In Europe, the marketplace is the hub of local life. Not only do you go there to purchase fresh, locally-sourced food at unbeatable prices, it’s also a place to pick up a new recipe idea from your butcher or catch up on neighborhood gossip. It’s a space where local associations and political candidates go to hand out flyers and where strollers confront shopping caddies in a battle for precious room for maneuver.
The marketplace can be daunting if you’re claustrophobic or struggle in crowds, or if you feel too shy to let your voice carry above the throngs in a desperate attempt to purchase your lunch. But fear not. The seller is your friend. He’s there to make sure that you leave with everything you need and more besides, and he’ll be happy to explain, cajole and joke around…
Tip no. 1: Choosing Your Stand
When you arrive at a market, don’t stop and buy all your groceries at the first stand you see. First, take a stroll through the market, compare prices (which are usually marked by the kilo) and notice where the crowds are gathering. If there is a much bigger line in front of one fishmonger compared to the one next door, it’s a pretty good sign that the locals prefer it, either for the quality or range of produce on offer. You may also notice that one fruit stand seems a lot more expensive, and this will likely be the organic one ( “bio” in French). Note, however, that GM food is not legal in France, so the main thing the French worry about is the use of pesticides on their crops.
Tip no. 2: Communicating with the Sellers
For the most part, the French will be polite about standing in line and knowing who’s turn it is, but you will nevertheless have to be assertive. On most stands, you will take a little plastic or paper bag and fill it yourself (one type of item per bag), then hand it to the seller to weigh. Be sure to catch their eye, smile, say a firm, loud “Bonjour!”, and pass them your purchases. They’ll always ask you if you want anything else, and if you’re done, you can simply reply “C’est tout, merci!”.
Tip no. 3: Understanding the Produce
It’s up to you to select your fruits and vegetables. There are no returns if you get home and you realize your avocado is off! Generally, there will be a mixture of unripe, just ripe, and slightly over-ripe produce on offer, since you may want to eat some of your tomatoes that very day, keep some for the end of the week, or use the soft ones in a sauce. If you’re unsure, just ask the seller to select them for you. You can say, “Je voudrais des tomates pas trop mûres/mûres/très mûres”. Sometimes you may even see something for the first time in your life and be unsure if it’s a fruit or a vegetable. Don’t hesitate to ask: “C’est quoi?”, and perhaps even “Comment ça se mange?” (how do I eat it?).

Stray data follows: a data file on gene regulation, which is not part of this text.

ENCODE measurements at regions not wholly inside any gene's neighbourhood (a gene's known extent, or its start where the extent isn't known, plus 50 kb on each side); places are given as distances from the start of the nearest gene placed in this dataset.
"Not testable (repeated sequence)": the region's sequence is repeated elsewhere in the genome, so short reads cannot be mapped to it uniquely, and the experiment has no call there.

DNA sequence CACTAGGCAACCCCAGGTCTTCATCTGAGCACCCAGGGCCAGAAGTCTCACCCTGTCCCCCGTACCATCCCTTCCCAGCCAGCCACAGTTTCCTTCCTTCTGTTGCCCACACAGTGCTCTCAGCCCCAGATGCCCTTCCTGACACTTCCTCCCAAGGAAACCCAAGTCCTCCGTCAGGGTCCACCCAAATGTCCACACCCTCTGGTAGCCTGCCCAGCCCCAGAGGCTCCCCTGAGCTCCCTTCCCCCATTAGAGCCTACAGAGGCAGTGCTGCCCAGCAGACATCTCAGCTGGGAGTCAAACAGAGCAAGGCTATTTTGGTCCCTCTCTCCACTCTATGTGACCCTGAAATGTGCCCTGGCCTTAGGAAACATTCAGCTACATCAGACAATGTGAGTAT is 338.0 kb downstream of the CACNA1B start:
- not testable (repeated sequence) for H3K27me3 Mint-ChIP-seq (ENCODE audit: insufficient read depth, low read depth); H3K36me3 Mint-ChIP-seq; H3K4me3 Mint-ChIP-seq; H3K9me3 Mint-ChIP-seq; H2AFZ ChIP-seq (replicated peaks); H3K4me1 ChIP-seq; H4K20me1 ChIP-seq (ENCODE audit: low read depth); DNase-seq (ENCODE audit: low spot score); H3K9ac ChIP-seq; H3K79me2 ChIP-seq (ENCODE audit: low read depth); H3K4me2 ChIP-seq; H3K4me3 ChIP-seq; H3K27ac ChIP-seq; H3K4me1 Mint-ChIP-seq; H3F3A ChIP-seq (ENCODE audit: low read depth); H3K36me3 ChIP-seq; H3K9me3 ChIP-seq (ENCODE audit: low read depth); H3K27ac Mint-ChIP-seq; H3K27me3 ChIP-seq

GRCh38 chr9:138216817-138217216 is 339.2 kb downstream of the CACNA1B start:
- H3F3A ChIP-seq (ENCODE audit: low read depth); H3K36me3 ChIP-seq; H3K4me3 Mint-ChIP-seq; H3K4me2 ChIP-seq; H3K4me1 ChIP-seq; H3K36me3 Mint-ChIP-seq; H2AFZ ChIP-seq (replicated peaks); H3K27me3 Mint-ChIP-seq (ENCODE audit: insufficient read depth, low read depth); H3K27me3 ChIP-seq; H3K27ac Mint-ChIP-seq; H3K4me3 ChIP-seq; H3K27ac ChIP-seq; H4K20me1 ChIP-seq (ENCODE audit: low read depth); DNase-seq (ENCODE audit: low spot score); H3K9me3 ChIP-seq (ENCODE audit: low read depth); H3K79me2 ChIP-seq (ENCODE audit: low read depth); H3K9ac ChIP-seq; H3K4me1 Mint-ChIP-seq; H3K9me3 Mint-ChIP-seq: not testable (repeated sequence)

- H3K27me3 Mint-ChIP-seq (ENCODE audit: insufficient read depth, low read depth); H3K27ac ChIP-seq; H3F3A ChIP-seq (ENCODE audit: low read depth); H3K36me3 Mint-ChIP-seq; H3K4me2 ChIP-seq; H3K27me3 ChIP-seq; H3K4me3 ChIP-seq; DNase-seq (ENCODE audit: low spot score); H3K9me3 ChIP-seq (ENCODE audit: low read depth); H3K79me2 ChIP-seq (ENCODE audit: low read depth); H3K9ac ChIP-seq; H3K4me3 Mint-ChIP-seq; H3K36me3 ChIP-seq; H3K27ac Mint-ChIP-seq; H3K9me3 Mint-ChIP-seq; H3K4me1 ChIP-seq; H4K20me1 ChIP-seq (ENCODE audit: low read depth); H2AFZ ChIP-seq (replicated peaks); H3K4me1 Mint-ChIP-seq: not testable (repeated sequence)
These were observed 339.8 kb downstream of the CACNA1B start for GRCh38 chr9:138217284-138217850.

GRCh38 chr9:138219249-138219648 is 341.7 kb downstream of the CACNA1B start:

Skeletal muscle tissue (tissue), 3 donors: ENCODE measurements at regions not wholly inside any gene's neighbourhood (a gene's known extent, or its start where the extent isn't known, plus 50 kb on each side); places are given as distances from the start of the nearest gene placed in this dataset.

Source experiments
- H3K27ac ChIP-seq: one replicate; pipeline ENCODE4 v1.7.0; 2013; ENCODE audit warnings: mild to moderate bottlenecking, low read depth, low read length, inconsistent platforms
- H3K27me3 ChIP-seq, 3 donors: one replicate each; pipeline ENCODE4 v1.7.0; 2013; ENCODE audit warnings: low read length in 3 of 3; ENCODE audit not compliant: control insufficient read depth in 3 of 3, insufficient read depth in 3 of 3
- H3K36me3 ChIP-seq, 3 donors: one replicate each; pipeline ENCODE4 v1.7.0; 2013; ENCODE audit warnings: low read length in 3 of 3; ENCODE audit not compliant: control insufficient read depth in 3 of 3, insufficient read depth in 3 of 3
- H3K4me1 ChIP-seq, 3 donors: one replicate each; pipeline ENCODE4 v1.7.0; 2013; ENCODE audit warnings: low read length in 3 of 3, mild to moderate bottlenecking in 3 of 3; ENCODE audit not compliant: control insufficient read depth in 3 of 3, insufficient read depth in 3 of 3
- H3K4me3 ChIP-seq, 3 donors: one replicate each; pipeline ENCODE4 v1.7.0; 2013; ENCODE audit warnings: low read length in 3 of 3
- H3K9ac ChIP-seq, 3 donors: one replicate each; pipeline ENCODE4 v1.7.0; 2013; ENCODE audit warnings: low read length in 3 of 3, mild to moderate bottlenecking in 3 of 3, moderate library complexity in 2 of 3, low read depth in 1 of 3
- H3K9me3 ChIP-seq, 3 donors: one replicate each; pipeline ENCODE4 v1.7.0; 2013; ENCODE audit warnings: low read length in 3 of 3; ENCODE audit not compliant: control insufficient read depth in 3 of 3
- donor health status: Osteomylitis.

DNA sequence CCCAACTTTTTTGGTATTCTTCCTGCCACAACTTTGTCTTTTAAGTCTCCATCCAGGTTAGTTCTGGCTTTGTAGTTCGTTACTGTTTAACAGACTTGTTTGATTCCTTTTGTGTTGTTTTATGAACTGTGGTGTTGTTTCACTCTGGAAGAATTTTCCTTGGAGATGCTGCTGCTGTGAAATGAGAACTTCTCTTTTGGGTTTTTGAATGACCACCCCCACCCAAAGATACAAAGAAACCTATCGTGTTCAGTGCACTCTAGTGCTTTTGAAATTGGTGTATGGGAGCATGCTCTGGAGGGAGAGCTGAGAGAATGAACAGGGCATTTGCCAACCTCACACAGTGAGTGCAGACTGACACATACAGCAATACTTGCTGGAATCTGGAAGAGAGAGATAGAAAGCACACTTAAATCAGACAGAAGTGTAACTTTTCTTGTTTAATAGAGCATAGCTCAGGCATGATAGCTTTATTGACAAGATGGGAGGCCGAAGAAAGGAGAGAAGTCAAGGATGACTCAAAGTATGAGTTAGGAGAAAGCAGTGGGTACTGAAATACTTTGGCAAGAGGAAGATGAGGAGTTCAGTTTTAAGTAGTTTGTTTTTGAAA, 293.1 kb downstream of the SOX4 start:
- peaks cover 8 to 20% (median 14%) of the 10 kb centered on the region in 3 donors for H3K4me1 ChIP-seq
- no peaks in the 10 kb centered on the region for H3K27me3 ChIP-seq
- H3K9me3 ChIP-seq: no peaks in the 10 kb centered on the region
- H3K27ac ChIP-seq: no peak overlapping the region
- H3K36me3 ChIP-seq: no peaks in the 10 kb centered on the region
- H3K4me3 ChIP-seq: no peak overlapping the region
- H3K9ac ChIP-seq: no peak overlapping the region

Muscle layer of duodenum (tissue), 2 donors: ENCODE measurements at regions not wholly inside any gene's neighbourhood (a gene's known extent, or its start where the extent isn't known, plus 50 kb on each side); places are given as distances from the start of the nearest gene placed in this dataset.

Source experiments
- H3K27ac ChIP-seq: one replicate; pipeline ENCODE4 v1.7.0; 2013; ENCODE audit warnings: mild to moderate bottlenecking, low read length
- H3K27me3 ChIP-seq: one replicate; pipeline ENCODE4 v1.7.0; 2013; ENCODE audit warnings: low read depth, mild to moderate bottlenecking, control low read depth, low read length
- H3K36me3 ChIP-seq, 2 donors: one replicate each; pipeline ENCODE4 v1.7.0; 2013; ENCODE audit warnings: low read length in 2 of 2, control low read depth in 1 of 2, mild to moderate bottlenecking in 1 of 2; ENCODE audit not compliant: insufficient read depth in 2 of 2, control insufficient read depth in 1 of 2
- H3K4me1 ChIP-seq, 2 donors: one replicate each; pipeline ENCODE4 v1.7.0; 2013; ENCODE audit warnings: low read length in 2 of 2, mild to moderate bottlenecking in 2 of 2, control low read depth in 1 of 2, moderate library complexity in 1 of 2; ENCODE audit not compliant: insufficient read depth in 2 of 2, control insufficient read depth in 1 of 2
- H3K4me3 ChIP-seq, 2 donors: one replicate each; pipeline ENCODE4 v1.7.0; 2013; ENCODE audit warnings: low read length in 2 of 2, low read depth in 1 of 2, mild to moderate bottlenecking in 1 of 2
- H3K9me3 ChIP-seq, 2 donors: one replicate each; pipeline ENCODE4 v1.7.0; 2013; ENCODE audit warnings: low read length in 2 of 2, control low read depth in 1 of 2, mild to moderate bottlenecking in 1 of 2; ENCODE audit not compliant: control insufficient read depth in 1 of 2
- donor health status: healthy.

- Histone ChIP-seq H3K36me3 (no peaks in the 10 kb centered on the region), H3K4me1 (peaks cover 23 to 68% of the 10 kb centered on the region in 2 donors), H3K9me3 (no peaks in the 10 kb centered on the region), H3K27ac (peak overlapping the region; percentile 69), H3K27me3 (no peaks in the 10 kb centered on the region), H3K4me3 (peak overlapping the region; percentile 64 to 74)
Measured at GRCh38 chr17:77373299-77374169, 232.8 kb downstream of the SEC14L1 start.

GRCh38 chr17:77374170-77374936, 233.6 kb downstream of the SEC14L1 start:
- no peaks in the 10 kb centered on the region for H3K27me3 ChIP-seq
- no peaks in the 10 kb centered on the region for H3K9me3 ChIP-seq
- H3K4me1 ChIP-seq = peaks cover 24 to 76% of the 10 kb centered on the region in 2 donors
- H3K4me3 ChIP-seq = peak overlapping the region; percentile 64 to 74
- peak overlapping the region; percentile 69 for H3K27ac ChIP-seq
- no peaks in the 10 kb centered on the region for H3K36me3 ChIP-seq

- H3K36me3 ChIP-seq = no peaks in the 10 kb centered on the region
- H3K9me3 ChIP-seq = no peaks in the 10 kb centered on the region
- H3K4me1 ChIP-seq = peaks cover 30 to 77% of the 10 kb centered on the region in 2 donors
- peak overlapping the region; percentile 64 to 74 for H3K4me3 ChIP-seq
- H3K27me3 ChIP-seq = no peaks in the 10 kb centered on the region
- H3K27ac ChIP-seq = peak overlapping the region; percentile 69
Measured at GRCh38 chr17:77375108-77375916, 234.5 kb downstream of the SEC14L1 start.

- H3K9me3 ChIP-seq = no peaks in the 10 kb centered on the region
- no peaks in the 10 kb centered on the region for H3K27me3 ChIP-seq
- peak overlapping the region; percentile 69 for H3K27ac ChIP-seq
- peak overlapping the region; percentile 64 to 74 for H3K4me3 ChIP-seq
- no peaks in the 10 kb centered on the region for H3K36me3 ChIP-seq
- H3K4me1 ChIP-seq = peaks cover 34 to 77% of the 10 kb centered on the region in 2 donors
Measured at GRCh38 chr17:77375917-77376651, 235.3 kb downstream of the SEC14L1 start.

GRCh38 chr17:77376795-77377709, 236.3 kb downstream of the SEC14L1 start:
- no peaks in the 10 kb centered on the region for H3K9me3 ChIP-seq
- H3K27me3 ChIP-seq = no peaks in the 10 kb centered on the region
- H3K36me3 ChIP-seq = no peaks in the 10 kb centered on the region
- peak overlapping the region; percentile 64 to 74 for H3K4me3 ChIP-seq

Tip no. 4: The Taste Test
Market sellers will be more than happy for you to taste some of their produce to let you try it for the first time, or even just to convince you of how good it is. Sometimes slices of pineapple or tangerine are already laid out for customers to sample. And it’s always a good idea to do so. There’s no better way to tell whether the plums are sweet or too sour than to taste them! Don’t feel obligated to buy once you have, they won’t take offense. If you do like what you’ve tasted and intend to buy some, be sure to let them know: “Mmm, c’est délicieux!” (it’s delicious).
Tip no. 5: Weighing the Ingredients
You may now be ready to buy their delicious plums, but the price is by the kilo, so how much will it cost you exactly? First, think of one kilo as being roughly two pounds. You probably won’t eat a kilo of plums all by yourself so half a kilo (500g) will do (“un demi-kilo s’il-vous-plaît”). That way, you can roughly calculate what you’ll owe them by dividing the price shown by two. But watch out, things like berries are often priced by the 100g, not by the kilo, so if you’re not careful you may end up spending more than you planned! Once the seller weighs the produce, you can always ask him to remove some items if you realize it’s more than you intended (“un peu moins, s’il-vous-plaît”).
Tip no. 6: Counting the Change
Finally, it’s a good idea to take change to the market, you’ll almost always have to pay in cash and they won’t be too happy if you whip out a €50 note to pay €2 for your apples. Sometimes, if the price comes to €8.57, the seller might just round it up to €8.60, or usually down to €8.50 to avoid the hassle of dealing with a few cents. They also like to joke around, so don’t panic if you’re told that your bag of bananas costs €200! Market sellers are dynamic, busy people, always rushing and eager to serve the next customer, so it’s best to check that they’ve handed you the right change along with a receipt. If they’ve made a mistake, it won’t be on purpose, so just politely say “Je pense que vous me devez €…” (I think you owe me €…).
Leave them with a smile and a “Merci, au revoir!”.
What advice do you give your students when they embark on their first visit to a European open-air market? Let us know in the comments section below!
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